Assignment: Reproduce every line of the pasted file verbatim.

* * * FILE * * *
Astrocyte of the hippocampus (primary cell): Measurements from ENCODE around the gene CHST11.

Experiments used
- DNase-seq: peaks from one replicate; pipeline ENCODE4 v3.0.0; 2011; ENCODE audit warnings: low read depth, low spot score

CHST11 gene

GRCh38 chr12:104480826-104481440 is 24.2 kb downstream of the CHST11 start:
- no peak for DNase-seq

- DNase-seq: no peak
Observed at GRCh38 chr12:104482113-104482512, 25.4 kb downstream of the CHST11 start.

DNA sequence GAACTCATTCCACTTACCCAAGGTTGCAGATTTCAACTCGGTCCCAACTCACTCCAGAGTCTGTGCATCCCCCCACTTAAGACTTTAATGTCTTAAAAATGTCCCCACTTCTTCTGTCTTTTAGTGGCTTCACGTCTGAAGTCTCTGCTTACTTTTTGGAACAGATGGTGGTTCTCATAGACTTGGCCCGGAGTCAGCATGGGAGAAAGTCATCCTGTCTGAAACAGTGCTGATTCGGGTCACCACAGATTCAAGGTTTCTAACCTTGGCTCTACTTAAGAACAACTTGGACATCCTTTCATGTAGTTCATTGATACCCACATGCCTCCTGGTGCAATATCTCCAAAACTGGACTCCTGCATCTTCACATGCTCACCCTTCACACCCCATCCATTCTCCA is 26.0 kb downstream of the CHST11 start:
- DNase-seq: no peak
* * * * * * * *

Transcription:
Astrocyte of the hippocampus (primary cell): Measurements from ENCODE around the gene CHST11.

Experiments used
- DNase-seq: peaks from one replicate; pipeline ENCODE4 v3.0.0; 2011; ENCODE audit warnings: low read depth, low spot score

CHST11 gene

GRCh38 chr12:104480826-104481440 is 24.2 kb downstream of the CHST11 start:
- no peak for DNase-seq

- DNase-seq: no peak
Observed at GRCh38 chr12:104482113-104482512, 25.4 kb downstream of the CHST11 start.

DNA sequence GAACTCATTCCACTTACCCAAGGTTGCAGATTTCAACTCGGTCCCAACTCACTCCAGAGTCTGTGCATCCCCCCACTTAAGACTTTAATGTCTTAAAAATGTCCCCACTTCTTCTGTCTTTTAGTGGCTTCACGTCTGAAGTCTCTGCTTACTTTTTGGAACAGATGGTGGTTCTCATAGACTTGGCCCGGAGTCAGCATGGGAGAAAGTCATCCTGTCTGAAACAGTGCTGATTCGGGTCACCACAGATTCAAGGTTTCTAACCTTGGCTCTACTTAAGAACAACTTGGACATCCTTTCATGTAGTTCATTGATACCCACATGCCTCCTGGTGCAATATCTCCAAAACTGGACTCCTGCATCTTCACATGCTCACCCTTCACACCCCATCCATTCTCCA is 26.0 kb downstream of the CHST11 start:
- DNase-seq: no peak